Hi Russel, in addition to joining them or creating two separate data sources, you can union them: Combine Your Data with Union in Tableau 9.3 | Tableau Software
Creating two separate data sources has advantages and disadvantages, but a lot of that depends on your use case. In general, a single data source will be more resource-efficient than a similar amount of data processed from multiple data sources, but the actual difference depends on the circumstances. It might be too small of a difference to notice or measure. And it doesn't really complicate publishing.
And no, it does not complicate publishing. You don't need two separate XLS files. It'll work.
Thanks for the quick response.
Is it accurate that to have multiple sheets that are NOT joined, I would have to create multiple data sources?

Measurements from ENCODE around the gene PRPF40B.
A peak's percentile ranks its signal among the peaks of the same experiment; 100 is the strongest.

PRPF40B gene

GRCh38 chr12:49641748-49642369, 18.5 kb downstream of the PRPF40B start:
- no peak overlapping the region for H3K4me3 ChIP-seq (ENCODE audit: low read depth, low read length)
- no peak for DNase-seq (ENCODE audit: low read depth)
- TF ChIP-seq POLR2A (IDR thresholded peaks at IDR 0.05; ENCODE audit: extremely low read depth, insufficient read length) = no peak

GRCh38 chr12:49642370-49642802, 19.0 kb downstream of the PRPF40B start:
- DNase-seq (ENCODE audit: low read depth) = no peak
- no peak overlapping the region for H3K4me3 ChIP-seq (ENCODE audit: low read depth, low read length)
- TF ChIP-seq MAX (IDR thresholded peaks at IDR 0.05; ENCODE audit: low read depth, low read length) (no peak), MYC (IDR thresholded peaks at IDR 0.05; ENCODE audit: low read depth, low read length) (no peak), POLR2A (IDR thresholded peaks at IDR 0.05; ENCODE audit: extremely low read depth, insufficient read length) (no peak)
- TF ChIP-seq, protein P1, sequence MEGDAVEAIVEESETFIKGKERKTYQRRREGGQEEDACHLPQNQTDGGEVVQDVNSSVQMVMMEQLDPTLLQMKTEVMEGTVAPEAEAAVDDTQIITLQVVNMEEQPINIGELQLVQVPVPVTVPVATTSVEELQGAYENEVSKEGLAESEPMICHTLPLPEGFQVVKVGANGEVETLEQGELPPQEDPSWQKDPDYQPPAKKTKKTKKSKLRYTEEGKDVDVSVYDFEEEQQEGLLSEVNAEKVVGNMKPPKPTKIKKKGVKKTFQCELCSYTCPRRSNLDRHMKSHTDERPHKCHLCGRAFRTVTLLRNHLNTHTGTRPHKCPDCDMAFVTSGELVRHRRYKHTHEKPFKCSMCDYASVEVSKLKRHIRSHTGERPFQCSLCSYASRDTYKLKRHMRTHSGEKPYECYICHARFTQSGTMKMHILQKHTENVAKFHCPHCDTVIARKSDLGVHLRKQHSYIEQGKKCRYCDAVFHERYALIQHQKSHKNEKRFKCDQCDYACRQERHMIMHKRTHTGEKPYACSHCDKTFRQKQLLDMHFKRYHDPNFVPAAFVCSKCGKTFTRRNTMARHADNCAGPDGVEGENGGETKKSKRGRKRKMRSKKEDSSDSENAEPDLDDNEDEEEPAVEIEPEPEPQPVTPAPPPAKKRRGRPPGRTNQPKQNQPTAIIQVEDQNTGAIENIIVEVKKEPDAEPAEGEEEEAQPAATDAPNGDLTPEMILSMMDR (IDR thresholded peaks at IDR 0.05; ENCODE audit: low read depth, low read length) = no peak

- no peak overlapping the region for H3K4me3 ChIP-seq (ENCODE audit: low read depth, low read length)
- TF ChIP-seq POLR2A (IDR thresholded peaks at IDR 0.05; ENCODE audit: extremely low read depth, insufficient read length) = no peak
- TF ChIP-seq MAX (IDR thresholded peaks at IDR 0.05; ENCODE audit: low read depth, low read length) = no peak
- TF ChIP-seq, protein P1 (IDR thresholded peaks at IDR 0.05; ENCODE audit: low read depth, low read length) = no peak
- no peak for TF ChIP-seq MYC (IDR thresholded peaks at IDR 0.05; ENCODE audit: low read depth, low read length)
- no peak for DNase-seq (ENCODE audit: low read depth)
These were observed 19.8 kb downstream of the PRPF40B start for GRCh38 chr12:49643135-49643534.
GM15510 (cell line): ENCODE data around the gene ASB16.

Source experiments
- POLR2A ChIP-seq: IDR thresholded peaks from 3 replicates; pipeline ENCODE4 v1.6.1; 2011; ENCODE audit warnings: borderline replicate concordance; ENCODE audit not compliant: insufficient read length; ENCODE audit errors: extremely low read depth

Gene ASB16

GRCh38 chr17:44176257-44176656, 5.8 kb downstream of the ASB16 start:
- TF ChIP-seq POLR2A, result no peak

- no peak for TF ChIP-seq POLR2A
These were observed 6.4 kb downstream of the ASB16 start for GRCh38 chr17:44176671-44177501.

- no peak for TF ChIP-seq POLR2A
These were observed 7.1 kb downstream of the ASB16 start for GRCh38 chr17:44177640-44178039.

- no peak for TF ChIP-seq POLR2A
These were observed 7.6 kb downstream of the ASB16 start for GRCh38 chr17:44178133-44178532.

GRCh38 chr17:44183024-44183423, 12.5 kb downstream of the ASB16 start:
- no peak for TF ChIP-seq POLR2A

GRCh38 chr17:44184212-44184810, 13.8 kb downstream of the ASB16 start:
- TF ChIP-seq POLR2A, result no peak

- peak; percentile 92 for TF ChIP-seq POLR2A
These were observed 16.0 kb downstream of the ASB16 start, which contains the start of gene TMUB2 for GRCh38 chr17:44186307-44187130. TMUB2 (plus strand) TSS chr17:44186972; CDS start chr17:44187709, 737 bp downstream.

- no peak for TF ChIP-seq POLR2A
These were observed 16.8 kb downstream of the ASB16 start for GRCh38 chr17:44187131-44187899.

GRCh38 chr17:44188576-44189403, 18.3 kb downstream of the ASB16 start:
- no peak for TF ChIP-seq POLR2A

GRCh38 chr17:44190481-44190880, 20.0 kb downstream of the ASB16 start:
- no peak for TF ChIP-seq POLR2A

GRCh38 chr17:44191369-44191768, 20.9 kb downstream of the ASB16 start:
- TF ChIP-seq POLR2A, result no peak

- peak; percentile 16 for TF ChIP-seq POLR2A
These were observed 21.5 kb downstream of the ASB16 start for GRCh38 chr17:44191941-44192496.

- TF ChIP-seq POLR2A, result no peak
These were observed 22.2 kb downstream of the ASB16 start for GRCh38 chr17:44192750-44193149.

I'm thinking that to simplify the architecture, I'll put each sheet in a separate xls, and treat them like separate "tables". I know the next challenge will be to join where I DO want a join. I expect that to be easy. :-)
I'm interested in any other models that people have used.
Thanks David and Joe,
Now I'm experimenting with separate xls files that have key relationships. A:B, B:C, and C:D. After joining, I expect to have A:B:C:D.
I'm trying this model to simplify migration to a database in the future, and create atomic data sources.
I see from the Learning videos that a Cross-Database Join can be performed by adding a Connection.
However, in our office we are still on 9.3.
I've searched the help, menus, etc, and am not able to find Cross "Database" joins in 9.3.
David, the Union info you shared looks like appending rows. In this case, I'd like to join on columns.
Russel -- Yes, non-joined XLS sheets are separate data sources.
And if you do that, then (in 9.3) if you want to build some relationship between them, you blend.
If you want to JOIN them in 9.3, as far as I know you have to have the sheets in the same XLS file.